The Nativity and, in particular, the virgin birth has increasingly come under attack from liberal scholarship in recent years. Those committed to a naturalistic worldview dismiss the virgin birth of Jesus as fanciful. Muslims and Christians, on the other hand, are both agreed that Jesus was born of a virgin. The nativity story is somewhat different, however, in the Qur'an. Surah 19:17-23, for instance, tells us that the virgin Mary gave birth "at the trunk of a palm-tree" in a "remote place". The Christmas story is thus quite dissimilar. Muslims thus, along with atheists, often call into question the historicity of the Biblical version of the nativity story. Some have even questioned whether Jesus was born in Bethlehem and whether Mary and Joseph’s venture to this town was prompted by the Roman census as recorded by Luke. In this article, I discuss these questions.
The traditional attribution of the four canonical gospels (Matthew, Mark, Luke and John) has come under immense fire today from higher critical scholarship. Bart Ehrman, a well known New Testament textual critic at the University of Chapel Hill, North Carolina, has for a long time been a favourite skeptic of Muslims around the world. In his popular-level book Jesus Interrupted, Ehrman writes (page 101),
"There were some books, such as the Gospels, that had been written anonymously, only later to be ascribed to certain authors who probably did not write them (apostles and friends of the apostles)."
The Muslim is committed to this view. If the gospels really were written by the individuals whose names they now bear, this presents a problem for Islam. Why? The Qur'an, in Surah 3:52 and 61:14, claims that Jesus' disciples were Muslims. If the gospels were indeed written by their canonical authors, then two of those (Matthew and John) were prominent disciples, and the other two (Mark and Luke) were approved by apostles. In this article, I am going to focus only on the gospel of Mark.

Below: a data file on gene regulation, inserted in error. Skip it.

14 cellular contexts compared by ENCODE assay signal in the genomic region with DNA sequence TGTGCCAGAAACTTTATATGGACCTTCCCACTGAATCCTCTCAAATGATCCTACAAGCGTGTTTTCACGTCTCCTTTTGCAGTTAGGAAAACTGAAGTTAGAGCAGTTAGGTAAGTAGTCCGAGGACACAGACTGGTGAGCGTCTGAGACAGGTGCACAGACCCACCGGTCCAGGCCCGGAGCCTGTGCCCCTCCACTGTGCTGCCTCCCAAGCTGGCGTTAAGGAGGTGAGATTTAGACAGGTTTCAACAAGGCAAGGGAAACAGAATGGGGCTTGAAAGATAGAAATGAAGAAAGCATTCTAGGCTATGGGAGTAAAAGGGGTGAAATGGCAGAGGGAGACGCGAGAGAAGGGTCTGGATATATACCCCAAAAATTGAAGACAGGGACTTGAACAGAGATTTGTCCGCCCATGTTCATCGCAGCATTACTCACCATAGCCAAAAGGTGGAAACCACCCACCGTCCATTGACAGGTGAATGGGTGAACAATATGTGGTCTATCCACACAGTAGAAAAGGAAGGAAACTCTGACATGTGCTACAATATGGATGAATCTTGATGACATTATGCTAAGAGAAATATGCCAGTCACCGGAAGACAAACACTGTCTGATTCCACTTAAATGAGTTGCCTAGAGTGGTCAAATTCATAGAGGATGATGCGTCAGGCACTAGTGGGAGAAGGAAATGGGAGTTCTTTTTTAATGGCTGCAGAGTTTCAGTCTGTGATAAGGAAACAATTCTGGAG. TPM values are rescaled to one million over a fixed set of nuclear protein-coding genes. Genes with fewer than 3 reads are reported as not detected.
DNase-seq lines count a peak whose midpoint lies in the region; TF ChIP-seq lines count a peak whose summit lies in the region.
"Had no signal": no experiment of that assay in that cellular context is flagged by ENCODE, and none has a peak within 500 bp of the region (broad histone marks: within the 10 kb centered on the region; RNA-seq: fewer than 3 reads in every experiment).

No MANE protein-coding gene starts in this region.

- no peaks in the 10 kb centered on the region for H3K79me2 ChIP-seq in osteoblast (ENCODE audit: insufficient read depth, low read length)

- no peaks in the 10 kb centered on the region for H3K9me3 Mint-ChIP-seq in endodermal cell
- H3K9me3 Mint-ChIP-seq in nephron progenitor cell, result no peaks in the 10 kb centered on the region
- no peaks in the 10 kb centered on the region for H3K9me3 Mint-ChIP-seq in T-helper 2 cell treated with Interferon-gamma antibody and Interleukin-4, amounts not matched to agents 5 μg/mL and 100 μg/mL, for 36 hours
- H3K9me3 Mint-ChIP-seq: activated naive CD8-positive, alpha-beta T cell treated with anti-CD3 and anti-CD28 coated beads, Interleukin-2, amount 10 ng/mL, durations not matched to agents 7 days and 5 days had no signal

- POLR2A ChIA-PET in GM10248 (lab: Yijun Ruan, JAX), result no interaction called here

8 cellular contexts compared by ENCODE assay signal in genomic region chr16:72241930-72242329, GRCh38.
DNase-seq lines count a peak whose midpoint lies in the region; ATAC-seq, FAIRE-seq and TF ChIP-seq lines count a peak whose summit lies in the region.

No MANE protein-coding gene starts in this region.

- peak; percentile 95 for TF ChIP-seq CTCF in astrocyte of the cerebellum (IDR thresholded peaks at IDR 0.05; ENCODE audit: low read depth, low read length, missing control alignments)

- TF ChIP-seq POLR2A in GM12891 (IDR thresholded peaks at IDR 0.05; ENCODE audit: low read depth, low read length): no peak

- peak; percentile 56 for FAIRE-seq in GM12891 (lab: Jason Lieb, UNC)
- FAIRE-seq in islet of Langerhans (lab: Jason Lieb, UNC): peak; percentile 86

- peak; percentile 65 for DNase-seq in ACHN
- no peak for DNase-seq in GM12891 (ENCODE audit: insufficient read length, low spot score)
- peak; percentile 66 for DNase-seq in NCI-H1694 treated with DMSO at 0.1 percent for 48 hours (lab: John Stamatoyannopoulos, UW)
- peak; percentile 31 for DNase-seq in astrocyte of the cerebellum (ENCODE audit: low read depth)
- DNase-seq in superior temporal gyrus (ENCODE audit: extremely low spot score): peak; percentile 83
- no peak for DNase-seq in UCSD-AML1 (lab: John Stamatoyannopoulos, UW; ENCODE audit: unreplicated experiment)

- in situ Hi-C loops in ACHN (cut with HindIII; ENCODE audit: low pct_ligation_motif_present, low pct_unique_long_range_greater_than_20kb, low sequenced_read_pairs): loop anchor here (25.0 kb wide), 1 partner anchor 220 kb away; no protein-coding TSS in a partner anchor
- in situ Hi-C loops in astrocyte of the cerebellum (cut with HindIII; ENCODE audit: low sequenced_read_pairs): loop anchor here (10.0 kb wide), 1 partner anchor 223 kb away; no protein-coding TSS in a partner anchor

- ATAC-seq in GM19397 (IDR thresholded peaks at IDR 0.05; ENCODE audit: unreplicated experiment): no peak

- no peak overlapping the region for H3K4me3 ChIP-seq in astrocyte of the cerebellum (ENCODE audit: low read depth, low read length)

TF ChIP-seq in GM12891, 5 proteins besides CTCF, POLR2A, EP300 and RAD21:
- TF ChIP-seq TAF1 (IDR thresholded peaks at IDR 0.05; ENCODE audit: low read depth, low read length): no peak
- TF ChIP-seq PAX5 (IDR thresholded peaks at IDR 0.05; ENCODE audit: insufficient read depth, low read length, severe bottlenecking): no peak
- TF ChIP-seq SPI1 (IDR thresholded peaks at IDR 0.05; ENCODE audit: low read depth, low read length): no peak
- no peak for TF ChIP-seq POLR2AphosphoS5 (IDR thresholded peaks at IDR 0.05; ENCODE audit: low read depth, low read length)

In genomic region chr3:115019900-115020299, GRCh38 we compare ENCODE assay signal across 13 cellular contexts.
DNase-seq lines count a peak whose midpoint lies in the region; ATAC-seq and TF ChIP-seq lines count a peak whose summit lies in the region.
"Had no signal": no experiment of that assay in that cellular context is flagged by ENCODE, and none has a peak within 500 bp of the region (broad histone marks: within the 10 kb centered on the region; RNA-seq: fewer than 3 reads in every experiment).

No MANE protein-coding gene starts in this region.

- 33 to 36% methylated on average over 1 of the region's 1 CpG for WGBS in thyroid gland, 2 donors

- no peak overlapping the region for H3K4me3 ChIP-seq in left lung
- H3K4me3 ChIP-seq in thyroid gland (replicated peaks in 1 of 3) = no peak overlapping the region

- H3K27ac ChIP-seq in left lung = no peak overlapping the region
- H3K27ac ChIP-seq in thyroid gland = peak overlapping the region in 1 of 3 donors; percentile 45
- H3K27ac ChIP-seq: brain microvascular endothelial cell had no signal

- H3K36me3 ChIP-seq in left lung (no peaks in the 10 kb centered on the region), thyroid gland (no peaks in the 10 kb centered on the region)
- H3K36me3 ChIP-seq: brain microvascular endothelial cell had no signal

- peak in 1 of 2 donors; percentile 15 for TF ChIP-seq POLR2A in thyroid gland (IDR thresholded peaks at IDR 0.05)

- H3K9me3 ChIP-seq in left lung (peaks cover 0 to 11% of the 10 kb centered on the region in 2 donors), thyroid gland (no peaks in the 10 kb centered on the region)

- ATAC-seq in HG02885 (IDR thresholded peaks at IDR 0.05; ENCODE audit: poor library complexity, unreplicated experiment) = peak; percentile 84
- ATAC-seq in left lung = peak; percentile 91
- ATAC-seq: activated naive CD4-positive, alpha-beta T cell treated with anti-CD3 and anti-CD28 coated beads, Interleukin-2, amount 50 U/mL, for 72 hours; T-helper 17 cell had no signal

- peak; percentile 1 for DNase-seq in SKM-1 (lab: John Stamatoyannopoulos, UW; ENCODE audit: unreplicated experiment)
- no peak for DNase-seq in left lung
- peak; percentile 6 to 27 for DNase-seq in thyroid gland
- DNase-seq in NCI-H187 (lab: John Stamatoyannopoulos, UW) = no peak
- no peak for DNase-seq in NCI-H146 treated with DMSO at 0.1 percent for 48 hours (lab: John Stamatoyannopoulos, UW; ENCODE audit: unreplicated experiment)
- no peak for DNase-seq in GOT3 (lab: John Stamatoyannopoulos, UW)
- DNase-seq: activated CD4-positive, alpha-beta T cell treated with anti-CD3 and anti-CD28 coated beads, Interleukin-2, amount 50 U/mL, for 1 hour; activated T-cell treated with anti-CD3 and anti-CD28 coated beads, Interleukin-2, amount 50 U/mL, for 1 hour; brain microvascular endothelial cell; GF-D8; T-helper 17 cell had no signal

There are at least four reasons to think that this gospel was indeed written by Mark and that it communicates the teachings of the apostle Peter.
Muslims are often quick to dismiss the letters of the apostle Paul. In a previous blog post, I showed why there is good reason to think that Paul's message was largely consistent with the message of the Jerusalem church, and why this presents a problem for Muslims. Here, I want to present another reason why Muslims need to start taking Paul more seriously. In this blog post, I want to examine the historical evidence bearing on Paul's conversion experience. What transformed the Pharisee Saul of Tarsus -- a persecutor of Christians -- into the great apostle Paul, arguably the greatest evangelist who ever lived? Did Paul really come to believe that he had a vision on the road to Damascus that he interpreted to be Jesus Himself? If so, then what best explains the origins of this belief? It is these questions that concern us in the present article.
In a previous article, I offered a simple reason why the Qur'an cannot possibly be the word of God, since the proposition that the Qur'an is the word of God entails a necessary contradiction. Here, I am going to present an equally compelling reason to reject the Qur'an as the word of God.
As I alluded to in my previous post, the Qur'an contends that the disciples of Jesus were Muslims. According to Surah 3:52,
“…when Isa [Jesus] sensed disbelief in them, he said: “Who are my helpers in the way of Allah?” The disciples said: “We are helpers of Allah. We believe in Allah; so be our witness that we are Muslims.”“
So according to the Qur’an, there is no question that the apostles were Muslims, under Jesus. But what if we could establish that the teaching of the apostles differed starkly from the teachings of Muhammad and the Qur'an? Here’s an argument to ponder:
Premise 1: If the original disciples of Jesus rejected core Islamic teachings, Islam is false.
Premise 2: The original disciples of Jesus rejected core Islamic teachings.
Conclusion: Therefore, Islam is false.